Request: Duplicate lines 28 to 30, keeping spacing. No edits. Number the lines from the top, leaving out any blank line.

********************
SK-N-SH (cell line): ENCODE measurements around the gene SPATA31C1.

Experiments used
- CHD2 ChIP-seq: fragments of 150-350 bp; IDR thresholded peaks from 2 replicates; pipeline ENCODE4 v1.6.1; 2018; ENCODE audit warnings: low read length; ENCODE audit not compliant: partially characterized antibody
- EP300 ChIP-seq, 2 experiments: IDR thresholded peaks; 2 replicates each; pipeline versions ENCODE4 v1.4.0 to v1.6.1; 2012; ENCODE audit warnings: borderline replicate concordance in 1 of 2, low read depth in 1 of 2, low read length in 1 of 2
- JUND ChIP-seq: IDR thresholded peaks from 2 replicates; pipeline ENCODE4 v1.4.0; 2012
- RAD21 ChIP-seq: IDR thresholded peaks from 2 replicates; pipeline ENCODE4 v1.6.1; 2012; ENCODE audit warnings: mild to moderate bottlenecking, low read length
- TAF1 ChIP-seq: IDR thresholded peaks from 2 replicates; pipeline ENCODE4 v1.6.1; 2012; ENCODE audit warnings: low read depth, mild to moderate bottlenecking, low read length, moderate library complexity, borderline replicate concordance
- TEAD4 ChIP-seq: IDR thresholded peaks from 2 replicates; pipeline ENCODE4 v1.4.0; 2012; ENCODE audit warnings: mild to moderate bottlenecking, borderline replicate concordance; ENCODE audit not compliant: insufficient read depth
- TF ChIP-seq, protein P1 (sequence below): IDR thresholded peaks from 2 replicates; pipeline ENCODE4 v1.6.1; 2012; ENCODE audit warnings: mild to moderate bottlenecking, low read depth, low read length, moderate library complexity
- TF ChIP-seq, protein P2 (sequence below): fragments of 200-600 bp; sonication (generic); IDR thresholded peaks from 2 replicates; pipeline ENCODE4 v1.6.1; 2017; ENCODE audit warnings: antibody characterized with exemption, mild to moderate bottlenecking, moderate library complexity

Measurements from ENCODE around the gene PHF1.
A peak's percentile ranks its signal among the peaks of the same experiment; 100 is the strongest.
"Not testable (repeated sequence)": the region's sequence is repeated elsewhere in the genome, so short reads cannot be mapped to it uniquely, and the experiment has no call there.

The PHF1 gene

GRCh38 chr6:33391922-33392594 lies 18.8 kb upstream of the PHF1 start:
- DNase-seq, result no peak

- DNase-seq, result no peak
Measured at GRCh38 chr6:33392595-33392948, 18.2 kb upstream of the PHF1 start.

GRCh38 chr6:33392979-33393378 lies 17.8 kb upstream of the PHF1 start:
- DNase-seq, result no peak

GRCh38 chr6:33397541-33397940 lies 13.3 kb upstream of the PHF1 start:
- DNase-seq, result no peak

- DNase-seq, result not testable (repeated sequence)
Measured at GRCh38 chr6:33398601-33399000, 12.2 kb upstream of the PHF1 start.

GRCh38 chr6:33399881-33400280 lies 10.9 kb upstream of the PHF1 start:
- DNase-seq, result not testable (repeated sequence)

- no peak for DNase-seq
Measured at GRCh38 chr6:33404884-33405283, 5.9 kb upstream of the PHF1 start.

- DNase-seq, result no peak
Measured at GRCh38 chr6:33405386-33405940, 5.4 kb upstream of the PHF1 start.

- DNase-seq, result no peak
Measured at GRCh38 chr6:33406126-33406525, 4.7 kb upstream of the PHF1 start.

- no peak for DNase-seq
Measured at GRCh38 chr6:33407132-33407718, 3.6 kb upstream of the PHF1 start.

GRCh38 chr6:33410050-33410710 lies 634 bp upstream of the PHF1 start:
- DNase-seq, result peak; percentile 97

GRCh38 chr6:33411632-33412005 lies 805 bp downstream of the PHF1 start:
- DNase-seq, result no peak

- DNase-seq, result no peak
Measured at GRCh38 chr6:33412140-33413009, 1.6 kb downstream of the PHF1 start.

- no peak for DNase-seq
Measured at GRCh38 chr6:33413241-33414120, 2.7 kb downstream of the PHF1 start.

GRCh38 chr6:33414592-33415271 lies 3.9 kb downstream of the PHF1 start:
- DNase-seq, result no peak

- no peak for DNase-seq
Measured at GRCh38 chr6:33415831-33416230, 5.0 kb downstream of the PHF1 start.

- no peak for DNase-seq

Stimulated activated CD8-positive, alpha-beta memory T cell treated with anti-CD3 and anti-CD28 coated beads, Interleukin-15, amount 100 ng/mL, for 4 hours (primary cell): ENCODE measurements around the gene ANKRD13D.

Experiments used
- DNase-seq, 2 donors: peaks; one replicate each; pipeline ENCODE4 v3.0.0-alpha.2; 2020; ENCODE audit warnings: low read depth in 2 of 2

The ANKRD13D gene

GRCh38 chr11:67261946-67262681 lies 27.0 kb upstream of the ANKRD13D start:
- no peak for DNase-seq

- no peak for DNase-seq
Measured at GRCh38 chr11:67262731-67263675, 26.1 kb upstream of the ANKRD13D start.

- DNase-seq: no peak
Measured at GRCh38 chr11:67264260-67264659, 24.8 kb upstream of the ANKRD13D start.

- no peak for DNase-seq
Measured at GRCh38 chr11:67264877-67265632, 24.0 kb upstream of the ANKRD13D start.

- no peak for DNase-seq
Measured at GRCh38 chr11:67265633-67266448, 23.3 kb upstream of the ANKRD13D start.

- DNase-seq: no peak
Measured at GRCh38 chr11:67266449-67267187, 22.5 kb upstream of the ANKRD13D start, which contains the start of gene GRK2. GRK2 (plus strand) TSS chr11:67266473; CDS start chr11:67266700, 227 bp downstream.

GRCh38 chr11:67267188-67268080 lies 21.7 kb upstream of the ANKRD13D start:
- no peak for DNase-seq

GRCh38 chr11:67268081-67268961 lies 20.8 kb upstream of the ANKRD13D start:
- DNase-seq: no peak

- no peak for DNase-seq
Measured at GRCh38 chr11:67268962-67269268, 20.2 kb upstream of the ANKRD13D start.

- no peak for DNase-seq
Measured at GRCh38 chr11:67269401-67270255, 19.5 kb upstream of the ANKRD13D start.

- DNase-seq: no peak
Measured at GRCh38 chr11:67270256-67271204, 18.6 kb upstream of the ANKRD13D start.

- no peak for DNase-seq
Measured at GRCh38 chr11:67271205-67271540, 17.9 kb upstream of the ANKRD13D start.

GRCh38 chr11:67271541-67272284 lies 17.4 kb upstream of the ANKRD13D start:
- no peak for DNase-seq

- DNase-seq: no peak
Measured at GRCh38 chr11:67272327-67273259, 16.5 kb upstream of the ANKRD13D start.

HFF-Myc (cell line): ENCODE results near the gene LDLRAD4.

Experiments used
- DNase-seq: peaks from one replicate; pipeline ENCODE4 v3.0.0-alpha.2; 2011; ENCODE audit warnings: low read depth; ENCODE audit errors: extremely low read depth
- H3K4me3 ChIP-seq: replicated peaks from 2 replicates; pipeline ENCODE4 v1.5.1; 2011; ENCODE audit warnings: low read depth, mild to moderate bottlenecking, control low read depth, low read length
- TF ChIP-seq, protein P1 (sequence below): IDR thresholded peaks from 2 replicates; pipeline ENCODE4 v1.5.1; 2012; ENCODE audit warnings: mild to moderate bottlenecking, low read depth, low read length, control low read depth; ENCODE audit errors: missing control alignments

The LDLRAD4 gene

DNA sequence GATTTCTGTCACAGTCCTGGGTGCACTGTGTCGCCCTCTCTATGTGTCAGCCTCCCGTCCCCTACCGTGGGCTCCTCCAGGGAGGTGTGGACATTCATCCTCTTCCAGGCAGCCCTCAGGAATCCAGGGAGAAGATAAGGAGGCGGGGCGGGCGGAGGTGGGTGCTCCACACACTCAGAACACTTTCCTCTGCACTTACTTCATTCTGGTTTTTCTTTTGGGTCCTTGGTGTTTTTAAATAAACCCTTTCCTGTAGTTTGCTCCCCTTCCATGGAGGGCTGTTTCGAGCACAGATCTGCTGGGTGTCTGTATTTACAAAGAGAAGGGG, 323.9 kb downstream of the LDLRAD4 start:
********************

Measured at GRCh38 chr6:33404884-33405283, 5.9 kb upstream of the PHF1 start.

- DNase-seq, result no peak
Measured at GRCh38 chr6:33405386-33405940, 5.4 kb upstream of the PHF1 start.